Europe South Asia Asia Pacific Americas Middle East Africa BBC Homepage World Service Education

Front Page



UK Politics







Talking Point

In Depth

On Air

Low Graphics

Wednesday, April 21, 1999 Published at 17:25 GMT 18:25 UK


Weeping doctor apologises to parents

The GMC continues to hear evidence

The doctor who gave a massive overdose to a seven-day-old baby wept as he apologised to her bereaved parents.

The BBC's Sophie Dekker reports from the GMC
Louise Wood died after Dr Vivian Michel gave her 100 times the safe amount of morphine at Rotherham District General Hospital in 1995.

The General Medical Council, the regulatory body for doctors, is considering whether Dr Michel is guilty of serious professional misconduct.

Dr Michel's case is being heard along with that of consultant paediatrician Dr Jean Shorland.

They were both involved in the care of Louise, but failed to mention the morphine overdose on her death certificate.

'Coroner should have been told'

In a faltering voice, Dr Michel apologised to Louise's parents on Wednesday for not ensuring the coroner was informed of the death.

Dr Michel fought back tears as he told the hearing: "I felt that the medical accident in itself was sufficient cause for reporting this death to the coroner and there was an ethical imperative for me to do that.

"I have regretted not pushing this with Dr Shorland because this has caused more distress for the parents. I apologise for that."

He denied trying to cover up the "medical error".

Recalling the incident, he said: 'It became apparent very quickly within 30 seconds of the second injection that there had been a dramatic change in the baby's condition.

"She became very still. Her lips were very blue and she was in serious trouble. I noticed the change in her heart rate and blood pressure.

"I was shocked and initially upset. I did not know what was going on.

"It seemed to me there must be a problem with the injection. It happened so quickly."

Error in calculations

Junior doctor Hilary Evans prepared the dose following an error in her calculations.

She was found not guilty on Tuesday of serious professional misconduct.

At the time of the incident, Dr Michel said he had been "completely focused" on trying to help Louise remain stable.

The baby, who had been born prematurely, had lung problems.

"It may have been an error, but I trusted my colleagues to draw up the morphine correctly," he said.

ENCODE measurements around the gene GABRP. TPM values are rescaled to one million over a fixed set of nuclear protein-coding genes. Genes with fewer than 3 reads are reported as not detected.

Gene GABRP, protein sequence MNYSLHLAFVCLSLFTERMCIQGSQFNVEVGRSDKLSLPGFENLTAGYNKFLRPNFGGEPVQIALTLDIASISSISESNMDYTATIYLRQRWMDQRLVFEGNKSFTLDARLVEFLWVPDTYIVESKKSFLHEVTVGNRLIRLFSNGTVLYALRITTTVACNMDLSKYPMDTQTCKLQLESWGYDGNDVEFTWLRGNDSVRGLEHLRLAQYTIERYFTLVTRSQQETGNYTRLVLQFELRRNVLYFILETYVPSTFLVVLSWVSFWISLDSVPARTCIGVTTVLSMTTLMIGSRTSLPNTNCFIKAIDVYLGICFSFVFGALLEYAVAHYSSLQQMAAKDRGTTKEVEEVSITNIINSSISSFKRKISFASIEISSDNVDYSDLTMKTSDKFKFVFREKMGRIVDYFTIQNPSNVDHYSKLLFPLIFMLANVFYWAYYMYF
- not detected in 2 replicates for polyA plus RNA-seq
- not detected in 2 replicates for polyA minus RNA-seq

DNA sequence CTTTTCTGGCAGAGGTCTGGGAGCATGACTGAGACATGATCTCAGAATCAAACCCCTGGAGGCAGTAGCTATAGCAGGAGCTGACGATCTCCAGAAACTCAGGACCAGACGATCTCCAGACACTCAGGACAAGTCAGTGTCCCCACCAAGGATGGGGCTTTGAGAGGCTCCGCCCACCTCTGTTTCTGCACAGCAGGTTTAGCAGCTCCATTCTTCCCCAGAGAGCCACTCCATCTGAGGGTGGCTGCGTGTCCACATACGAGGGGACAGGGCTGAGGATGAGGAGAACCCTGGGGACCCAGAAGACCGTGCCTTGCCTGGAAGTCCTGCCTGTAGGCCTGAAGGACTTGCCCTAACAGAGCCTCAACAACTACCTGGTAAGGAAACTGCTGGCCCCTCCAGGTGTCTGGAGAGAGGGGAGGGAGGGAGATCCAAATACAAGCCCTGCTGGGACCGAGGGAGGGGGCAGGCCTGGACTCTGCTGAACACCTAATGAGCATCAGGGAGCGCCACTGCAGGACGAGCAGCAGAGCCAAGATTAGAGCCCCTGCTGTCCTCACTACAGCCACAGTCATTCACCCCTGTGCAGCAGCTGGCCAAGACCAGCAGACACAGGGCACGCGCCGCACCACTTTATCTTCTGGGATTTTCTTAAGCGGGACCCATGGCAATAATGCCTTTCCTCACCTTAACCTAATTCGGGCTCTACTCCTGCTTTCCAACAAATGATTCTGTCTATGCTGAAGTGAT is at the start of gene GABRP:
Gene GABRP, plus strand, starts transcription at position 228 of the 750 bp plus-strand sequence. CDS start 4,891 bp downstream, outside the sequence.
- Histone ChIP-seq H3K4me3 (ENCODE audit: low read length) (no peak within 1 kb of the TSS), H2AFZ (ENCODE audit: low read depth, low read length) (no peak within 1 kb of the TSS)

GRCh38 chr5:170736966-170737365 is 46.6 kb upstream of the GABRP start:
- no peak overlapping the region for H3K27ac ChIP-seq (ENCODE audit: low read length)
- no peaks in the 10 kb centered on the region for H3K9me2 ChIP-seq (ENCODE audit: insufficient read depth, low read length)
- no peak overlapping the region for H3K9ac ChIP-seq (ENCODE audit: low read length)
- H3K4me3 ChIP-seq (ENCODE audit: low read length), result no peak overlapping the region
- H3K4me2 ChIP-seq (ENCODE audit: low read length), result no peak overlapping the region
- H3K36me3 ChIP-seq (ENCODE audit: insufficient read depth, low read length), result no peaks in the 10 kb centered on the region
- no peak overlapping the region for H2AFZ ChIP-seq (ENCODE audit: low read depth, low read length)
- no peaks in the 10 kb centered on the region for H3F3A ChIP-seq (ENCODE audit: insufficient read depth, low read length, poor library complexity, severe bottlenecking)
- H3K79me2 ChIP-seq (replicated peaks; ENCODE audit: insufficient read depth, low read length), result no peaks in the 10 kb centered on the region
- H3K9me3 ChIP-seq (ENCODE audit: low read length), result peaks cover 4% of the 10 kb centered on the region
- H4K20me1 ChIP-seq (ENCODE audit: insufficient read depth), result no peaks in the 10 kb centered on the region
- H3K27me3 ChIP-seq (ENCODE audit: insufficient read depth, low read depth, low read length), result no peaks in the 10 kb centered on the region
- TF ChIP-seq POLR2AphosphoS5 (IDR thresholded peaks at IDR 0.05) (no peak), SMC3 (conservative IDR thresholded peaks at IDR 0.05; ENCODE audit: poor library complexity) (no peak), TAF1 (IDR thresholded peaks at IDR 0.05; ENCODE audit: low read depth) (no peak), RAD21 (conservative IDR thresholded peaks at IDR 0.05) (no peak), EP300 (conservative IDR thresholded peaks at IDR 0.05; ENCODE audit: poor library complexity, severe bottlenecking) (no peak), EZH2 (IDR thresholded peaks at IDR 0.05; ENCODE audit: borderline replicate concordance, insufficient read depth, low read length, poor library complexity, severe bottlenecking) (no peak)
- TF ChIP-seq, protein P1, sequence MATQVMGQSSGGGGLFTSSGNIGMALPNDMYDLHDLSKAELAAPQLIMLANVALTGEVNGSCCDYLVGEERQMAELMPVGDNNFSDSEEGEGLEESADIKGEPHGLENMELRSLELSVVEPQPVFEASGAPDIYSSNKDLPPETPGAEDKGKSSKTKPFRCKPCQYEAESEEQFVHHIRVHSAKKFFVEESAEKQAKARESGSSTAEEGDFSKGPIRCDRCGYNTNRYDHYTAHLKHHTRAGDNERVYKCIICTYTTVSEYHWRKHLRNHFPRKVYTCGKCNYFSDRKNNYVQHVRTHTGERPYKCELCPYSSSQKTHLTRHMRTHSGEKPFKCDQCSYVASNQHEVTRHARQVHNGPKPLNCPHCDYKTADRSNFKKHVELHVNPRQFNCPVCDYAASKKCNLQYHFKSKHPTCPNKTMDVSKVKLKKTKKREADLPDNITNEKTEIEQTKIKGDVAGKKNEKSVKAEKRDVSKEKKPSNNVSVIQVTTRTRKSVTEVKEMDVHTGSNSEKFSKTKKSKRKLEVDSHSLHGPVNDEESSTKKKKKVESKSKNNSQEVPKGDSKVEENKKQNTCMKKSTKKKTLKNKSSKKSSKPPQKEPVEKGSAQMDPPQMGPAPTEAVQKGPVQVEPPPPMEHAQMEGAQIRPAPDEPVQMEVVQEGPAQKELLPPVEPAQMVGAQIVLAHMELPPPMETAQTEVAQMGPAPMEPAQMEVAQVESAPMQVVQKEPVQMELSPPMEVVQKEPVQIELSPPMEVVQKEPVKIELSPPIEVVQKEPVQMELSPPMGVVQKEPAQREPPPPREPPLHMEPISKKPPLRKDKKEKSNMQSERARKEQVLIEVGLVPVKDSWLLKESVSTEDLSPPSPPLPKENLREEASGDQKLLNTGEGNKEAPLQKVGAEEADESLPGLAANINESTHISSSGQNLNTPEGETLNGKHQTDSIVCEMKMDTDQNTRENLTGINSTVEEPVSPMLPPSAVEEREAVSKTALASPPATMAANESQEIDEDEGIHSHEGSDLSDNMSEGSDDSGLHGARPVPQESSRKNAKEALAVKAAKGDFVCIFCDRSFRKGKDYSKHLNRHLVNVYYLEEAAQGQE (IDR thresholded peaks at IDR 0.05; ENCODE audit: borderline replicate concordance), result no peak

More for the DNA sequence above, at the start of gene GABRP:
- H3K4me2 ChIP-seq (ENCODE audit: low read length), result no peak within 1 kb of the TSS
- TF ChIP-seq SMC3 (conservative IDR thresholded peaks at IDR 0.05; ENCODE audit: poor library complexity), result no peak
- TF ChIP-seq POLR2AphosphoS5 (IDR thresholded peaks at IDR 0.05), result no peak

"I'm not trying to blame other people.

"I believe that everybody tried to work to do the very best they could for Louise. I certainly was trying to do that.

"It's just that I feel very let down by this event and very upset."

Senior doctor took charge

Dr Michel said the incident should have been reported to the coroner, but Dr Shorland instructed him to stop as he made a telephone call.

She had arrived at the scene more than half-an-hour after the overdose and after resuscitation had started.

Once Dr Shorland was on the scene, "she was in charge", Dr Michel said.

He told the hearing: "I have a responsibility in this situation simply because I was the most experienced doctor there at the time and I'm implicated in the events."

Advanced options | Search tips

Back to top | BBC News Home | BBC Homepage | ©

Health Contents

Background Briefings
Medical notes

Relevant Stories

21 Apr 99 | Health
Doctor thought overdose was safe

20 Apr 99 | Health
Overdose doctor cleared

20 Apr 99 | Health
Nurse questioned overdose doctor's judgement

19 Apr 99 | Health
Doctors accused over baby overdose

Internet Links

General Medical Council

The BBC is not responsible for the content of external internet sites.

In this section

Disability in depth

Spotlight: Bristol inquiry

Antibiotics: A fading wonder

Mental health: An overview

Alternative medicine: A growth industry

The meningitis files

Long-term care: A special report

Aids up close

From cradle to grave

NHS reforms: A guide

NHS Performance 1999

From Special Report
NHS in crisis: Special report

British Medical Association conference '99

Royal College of Nursing conference '99